How Millennials Are Impacting Multifamily
The state of multifamily was closely examined at this year's BMAC West, including how Millennials are swaying the industry.
Unlike his generation, which typically rented for a few years until saving up to buy a house, Sean said, Millennials are renting for longer.
This means "the largest generation in history is 2.5 times more likely to rent than any other generation before it," Sean told the more than 400 in attendance.
As a result, the multifamily industry needs to focus on delivering and designing products that respond to the "uniquely diverse lifestyle" of Millennials, he said.
In addition to wanting easy access to transportation and jobs, they also prefer to be within walking distance of shops and restaurants.
Millennials have helped in ushering in amenities, including pet spas, yoga studios, espresso bars and electric vehicle charging stations, that were previously just in luxury housing developments but are now standard in many multi-housing projects, he said.
Sean said creating buildings that are more sustainable and more green than before, "using recyclable building materials, systems to recapture our water," bike parking and sharing, and smart landscaping should be priorities.
Sean also encouraged the multifamily players in the room to take leadership roles in helping shape the industry and make decisions "good for our industry and good for the communities in which we work."
Freddie Mac managing regional director Scott Croul, Hunt Mortgage Group managing director Paul Angle, Meridian Capital managing director Seth Grossman, Resmark Apartment Living COO Ziv Cohen, Bellwether Enterprise SVP Laurie Morfin, and Homeier & Law PC founding shareholder Michael Homeier discussed capital markets on a panel moderated by Liner LLP partner Richard Schloss.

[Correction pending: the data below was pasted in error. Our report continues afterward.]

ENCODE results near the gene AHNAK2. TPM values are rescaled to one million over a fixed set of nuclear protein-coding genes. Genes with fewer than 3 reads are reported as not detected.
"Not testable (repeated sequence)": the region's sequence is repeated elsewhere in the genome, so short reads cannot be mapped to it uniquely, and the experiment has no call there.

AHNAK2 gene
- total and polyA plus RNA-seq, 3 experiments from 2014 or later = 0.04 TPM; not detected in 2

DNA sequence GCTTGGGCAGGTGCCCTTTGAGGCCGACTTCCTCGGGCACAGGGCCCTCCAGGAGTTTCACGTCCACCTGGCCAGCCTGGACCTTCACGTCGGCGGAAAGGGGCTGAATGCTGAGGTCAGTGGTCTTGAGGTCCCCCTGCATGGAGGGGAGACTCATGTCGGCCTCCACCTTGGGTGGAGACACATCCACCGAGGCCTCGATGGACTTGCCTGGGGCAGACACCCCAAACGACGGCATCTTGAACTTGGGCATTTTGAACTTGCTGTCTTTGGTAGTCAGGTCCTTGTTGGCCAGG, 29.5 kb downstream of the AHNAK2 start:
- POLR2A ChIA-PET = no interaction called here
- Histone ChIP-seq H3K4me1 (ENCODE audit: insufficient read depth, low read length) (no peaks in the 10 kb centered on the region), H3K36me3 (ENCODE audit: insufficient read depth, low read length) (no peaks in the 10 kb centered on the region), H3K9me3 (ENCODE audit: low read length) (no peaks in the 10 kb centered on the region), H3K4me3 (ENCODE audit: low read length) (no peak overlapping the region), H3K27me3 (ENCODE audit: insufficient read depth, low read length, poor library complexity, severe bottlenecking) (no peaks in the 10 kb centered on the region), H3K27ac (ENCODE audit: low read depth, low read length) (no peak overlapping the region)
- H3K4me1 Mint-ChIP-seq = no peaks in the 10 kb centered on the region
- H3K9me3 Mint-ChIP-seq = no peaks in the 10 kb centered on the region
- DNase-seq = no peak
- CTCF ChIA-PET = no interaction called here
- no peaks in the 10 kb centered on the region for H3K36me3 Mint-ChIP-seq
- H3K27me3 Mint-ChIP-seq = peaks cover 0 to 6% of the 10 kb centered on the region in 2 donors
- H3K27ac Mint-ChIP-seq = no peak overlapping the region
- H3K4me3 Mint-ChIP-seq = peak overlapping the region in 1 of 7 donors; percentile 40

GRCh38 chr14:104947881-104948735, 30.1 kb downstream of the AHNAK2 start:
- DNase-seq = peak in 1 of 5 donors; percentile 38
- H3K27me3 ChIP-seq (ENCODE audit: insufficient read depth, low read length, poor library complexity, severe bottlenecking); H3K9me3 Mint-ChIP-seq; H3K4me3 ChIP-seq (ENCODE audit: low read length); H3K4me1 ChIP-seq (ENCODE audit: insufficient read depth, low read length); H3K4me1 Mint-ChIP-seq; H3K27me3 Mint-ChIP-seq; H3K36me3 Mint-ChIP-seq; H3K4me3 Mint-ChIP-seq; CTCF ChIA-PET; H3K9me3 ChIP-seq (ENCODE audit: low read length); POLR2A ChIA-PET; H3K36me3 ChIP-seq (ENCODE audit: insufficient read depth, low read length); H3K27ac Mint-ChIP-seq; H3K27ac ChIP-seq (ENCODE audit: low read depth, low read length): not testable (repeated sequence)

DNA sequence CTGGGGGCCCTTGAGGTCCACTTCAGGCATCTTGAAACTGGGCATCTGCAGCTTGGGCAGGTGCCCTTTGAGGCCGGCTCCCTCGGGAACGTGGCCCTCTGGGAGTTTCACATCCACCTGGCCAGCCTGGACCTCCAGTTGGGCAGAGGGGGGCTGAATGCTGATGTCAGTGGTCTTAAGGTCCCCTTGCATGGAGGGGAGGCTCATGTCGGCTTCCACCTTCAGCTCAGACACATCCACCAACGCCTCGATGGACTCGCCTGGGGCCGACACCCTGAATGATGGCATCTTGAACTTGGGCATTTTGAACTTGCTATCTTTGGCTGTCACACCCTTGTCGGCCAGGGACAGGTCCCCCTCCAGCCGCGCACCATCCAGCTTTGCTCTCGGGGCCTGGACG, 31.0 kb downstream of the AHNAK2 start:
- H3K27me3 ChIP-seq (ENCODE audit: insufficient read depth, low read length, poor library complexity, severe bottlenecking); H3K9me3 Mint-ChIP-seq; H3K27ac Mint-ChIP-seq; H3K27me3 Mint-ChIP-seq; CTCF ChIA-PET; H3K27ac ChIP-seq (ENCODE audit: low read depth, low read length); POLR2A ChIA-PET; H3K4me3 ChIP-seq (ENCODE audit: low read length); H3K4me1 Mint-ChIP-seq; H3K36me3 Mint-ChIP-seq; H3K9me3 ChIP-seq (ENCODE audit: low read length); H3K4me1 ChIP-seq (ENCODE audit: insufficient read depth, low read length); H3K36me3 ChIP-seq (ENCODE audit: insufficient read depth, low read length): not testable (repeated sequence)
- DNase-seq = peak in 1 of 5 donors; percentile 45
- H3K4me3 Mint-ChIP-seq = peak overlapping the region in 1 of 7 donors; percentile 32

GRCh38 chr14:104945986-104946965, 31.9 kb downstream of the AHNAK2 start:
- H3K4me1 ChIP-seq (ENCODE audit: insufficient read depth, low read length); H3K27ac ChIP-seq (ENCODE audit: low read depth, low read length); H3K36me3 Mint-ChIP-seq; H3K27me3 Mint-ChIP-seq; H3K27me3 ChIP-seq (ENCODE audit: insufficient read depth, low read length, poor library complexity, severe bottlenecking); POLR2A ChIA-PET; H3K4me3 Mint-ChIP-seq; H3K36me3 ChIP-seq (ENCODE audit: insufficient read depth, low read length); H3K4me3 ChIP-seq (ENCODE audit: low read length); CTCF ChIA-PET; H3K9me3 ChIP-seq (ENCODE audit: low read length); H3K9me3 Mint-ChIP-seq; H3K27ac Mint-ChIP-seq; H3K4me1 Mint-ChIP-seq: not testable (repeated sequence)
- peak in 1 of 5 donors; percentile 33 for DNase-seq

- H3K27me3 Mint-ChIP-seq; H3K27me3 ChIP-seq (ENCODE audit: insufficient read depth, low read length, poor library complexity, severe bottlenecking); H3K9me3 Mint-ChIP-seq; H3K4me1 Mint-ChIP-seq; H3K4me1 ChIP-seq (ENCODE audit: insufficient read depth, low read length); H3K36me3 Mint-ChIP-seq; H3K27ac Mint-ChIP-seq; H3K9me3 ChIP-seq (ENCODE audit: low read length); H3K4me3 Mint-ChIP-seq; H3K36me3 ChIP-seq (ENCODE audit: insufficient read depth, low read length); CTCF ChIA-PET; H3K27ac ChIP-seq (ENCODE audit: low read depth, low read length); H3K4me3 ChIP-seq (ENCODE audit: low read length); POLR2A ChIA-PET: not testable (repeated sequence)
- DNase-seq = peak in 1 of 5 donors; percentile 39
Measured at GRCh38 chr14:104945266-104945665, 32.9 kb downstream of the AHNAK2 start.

While fundamentals for apartments are still strong, it was noted there is a shortage of affordable housing.
There was optimism when looking at the economy over the next six to nine months or so.
However, Laurie said some of her clients are concerned there could be a correction in the next two or three years.
When it comes to making deals happen, there's "tremendous liquidity" in the marketplace and more attention is being paid to multifamily, according to another panel.
The election and its possible ramifications on the industry also appear to be on investors' minds.
LT Global Investment CEO Max Yang, who said there's been a "flight to safety," rounded out the panel, along with Canyon Capital Realty Advisors senior director Charlie Rose, Avison Young principal Peter Sherman, TruAmerica senior managing director Noah Hochman and moderator Matthews Multifamily Advisors EVP David Harrington.
There was also plenty of networking at last week's event at the Omni Downtown LA.
Speed networking, which was presented by Caesarstone, was on the agenda with more than 100 people participating.